UCL Health Humanities Centre/Institute of Advanced Studies

See below for details of 2 upcoming events (29th Feb and 7th March)

 

UCL/British Psychological Society History of the Psychological Disciplines Seminar Series

 

 

Monday 29 February 2016

 

Matei Iagher (UCL)

 

Psychology and the quest for a science of religion in the late nineteenth and early twentieth centuries

 

Towards the end of the nineteenth century, a new intellectual discipline emerged in academic departments in the United States and Western Europe: the psychology of religion. Championed by figures like William James, Théodore Flournoy, Pierre Janet, and later C.G. Jung, the psychology of religion claimed to offer a novel science of religion, based on an equally new revalorization of individual religious experience. The psychology of religion drew on the affective definition of religion propounded by Friedrich Schleiermacher in the earlier part of the nineteenth century and placed itself in continuity (and sometimes in opposition) with projects to found a science of religion, which were drawn up by scholars like Max Müller or C. P. Tiele in the Victorian period. This paper will offer a brief overview of some of the key points of the psychology of religion, as it was practiced in the United States, France and Switzerland, and will place the movement within the context of wider debates about the nature and function of the science(s) of religion(s) at the turn of the century.

 

 

Monday7 March 2016

 

Dr. David Lederer (Maynooth University, Ireland/Queen Mary University of London)

 

‘A Demonological Neurosis’?: Psychiatry, Psychoanalysis and Demonic Possession in Freud’s analysis of Haizmann

 

In 1923, Freud published an illustrated tract entitled ‘A Demonological Neurosis in the 17th Century’, in which he applied the tools of psychoanalysis to the autobiography of the Bavarian painter, Johann Christoph Haizmann. Freud’s analysis arose from a request by the Director of the Fideikomiss Library in Vienna to provide an expert opinion on the matter. Through a method known as ‘retrospective medicine’, Freud explained the painter’s possession as a consequence of his relationship to his father – a diagnosis not dissimilar to his more famous account of Daniel Schreber. However, the influence of demonology upon his nascent profession ran far deeper than this chance encounter with one historic case, revealing certain continuities which consequently call the value of retrospective medicine into question and raise interesting questions about the historical development of the modern psychiatric profession.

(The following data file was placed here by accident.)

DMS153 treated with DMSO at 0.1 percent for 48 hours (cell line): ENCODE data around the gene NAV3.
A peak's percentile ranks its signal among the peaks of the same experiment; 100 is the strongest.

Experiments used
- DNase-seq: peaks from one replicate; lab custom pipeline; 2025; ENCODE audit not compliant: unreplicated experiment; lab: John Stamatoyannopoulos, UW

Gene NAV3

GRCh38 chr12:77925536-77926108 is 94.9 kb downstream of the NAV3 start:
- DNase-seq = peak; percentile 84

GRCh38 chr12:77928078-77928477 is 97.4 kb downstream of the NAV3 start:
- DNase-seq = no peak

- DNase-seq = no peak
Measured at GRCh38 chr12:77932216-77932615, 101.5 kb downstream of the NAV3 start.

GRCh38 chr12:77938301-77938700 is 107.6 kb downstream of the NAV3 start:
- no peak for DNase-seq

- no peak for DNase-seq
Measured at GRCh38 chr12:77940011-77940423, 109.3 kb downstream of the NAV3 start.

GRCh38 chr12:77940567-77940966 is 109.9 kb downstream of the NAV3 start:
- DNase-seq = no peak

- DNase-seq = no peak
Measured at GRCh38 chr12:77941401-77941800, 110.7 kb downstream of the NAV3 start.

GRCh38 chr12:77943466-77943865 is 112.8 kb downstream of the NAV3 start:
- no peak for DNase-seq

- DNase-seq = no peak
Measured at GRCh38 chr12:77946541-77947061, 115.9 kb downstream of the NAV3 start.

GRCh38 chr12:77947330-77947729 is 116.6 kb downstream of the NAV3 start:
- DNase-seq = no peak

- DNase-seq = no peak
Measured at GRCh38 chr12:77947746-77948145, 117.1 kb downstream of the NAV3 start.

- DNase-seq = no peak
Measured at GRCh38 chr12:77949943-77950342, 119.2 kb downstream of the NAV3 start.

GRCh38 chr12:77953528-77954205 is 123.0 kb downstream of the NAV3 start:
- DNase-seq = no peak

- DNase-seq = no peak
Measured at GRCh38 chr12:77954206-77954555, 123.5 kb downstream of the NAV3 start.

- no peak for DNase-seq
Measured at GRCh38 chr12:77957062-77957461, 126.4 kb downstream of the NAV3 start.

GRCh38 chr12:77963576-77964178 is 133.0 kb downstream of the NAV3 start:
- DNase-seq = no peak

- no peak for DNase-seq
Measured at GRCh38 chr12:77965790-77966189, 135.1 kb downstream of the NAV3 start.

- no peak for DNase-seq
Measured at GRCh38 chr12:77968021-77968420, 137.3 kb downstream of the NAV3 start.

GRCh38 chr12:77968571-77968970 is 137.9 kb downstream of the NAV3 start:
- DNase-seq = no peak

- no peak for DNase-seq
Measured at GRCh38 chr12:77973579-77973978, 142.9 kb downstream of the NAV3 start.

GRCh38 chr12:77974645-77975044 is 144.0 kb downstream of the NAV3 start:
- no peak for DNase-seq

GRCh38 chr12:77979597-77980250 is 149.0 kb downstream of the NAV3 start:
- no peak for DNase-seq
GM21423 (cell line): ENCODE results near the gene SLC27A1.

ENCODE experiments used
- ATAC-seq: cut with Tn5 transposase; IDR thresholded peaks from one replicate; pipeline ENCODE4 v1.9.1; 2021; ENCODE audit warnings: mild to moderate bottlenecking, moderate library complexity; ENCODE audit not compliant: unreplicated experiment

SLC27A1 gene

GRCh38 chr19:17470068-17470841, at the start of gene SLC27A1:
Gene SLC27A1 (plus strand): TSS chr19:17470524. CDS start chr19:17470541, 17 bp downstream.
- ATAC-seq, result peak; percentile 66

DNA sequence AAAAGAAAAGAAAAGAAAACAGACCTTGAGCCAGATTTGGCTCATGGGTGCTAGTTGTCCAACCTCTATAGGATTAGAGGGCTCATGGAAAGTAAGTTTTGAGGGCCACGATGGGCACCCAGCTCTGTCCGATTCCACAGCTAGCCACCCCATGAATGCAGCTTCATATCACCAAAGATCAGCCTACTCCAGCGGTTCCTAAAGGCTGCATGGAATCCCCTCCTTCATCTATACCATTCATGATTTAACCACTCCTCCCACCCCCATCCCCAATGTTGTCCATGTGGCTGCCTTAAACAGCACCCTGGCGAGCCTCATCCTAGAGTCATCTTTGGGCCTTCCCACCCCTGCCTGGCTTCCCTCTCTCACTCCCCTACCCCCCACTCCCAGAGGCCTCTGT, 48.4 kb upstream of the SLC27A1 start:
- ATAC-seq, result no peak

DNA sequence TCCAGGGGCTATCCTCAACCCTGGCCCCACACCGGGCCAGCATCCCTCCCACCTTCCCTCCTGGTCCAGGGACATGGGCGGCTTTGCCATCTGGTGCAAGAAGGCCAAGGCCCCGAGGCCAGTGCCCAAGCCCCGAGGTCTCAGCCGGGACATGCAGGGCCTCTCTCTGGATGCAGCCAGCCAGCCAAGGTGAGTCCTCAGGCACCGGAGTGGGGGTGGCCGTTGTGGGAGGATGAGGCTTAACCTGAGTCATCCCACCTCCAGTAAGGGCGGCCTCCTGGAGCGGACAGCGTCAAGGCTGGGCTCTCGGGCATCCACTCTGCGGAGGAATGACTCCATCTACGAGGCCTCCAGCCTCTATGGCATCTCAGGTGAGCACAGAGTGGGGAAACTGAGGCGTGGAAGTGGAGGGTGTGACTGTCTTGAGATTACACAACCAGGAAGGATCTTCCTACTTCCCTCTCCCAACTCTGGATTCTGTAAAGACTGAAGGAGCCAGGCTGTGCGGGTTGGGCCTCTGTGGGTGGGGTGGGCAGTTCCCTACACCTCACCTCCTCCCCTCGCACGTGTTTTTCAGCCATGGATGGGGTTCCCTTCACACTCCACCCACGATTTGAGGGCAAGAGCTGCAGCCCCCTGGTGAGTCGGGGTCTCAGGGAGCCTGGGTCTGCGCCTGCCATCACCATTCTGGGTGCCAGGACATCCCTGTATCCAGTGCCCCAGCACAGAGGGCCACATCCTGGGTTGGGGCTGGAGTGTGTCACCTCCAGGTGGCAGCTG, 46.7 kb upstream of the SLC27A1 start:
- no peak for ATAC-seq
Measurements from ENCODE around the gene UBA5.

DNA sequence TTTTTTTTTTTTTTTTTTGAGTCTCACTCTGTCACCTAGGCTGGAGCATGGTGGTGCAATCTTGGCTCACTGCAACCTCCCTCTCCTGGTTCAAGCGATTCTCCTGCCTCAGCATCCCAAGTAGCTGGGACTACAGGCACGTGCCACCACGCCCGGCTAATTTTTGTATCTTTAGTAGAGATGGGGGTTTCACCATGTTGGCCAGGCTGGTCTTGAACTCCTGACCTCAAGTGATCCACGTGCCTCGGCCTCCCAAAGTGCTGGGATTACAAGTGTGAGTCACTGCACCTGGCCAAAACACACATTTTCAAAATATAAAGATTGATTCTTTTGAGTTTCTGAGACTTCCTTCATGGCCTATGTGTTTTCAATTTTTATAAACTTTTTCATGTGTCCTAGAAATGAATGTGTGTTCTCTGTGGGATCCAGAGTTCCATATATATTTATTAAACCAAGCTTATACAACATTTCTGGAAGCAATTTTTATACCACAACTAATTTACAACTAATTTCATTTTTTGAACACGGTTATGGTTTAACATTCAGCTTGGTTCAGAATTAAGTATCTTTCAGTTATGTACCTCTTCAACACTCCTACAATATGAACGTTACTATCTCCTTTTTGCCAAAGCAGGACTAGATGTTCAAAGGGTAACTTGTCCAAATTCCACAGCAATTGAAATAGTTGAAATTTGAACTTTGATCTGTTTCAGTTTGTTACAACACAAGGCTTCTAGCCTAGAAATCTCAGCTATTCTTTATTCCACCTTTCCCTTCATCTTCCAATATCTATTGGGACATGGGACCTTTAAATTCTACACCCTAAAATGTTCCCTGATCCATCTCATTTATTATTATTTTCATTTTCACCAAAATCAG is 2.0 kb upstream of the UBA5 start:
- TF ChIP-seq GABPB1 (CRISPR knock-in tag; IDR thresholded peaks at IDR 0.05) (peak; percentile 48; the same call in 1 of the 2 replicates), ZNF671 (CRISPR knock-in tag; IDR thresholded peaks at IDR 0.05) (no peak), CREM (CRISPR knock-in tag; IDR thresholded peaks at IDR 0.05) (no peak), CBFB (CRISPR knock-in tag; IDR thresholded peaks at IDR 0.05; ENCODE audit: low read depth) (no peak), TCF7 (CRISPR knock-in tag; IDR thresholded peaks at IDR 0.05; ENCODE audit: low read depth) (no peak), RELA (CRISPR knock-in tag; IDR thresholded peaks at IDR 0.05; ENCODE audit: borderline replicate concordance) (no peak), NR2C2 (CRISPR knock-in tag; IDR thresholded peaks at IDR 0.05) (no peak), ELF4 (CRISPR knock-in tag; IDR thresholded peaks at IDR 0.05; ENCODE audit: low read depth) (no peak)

Organiser: Professor Sonu Shamdasani (UCL)

 

Time: 6pm to 7.30 pm.

 

Location: Arts and Humanities Common Room (G24), Foster Court, Malet Place, University College London.

 

From the Torrington Place entrance to UCL, enter the campus on Malet Place. After fifty metres, you will find Foser court on the right hand side. Turn right under the underpass, and enter via the second door on the right. The common room is straight ahead.

 

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UCL/British Psychological Society History of the Psychological Disciplines Seminar Series

UCL/British Psychological Society History of the Psychological Disciplines Seminar Series
UCL Health Humanities Centre/Institute of Advanced Studies

 

Monday 15 February 2016

 

Dr. Shaul Bar-Heim (Birbeck)

 

‘The apostolic function’: Michael Balint and the postwar GP

 

What started in the early 1950s as a small informal peer-group of GPs, based in the Tavistock Clinic, became by the 1960s one of the most influential medical movements of the postwar era: the Balint movement. Named after the British-Hungarian psychoanalyst, Michael Balint, the theoretical assumption behind Balint Groups was that many doctors – and especially family doctors – do not know yet how to use one of the most important medical tools, namely, what Balint described as the ‘drug doctor.’. This was particularly true, he believed, in psychosomatic illnesses and medical cases with a clear psychosocial nature.

 

This paper will contextualize the emergence of the Balint movement within the heyday of welfarist ideology, where GPs were encouraged to take a parental role in running the emotional economy of domestic lives in their communities. Thus, patients and doctors were invited to adopt a psychoanalytical language which focuses on internal feelings, emotions, and unconscious behavior of the individual. At the same time, however, a new kind of medical authority emerged – one which played a crucial role as a social and ethical guidance in the postwar British welfare society.

 

 

Organiser: Professor Sonu Shamdasani (UCL)

 

Time: 6pm to 7.30 pm.

 

Location: Arts and Humanities Common Room (G24), Foster Court, Malet Place, University College London.

 

From the Torrington Place entrance to UCL, enter the campus on Malet Place. After fifty metres, you will find Foser court on the right hand side. Turn right under the underpass, and enter via the second door on the right. The common room is straight ahead.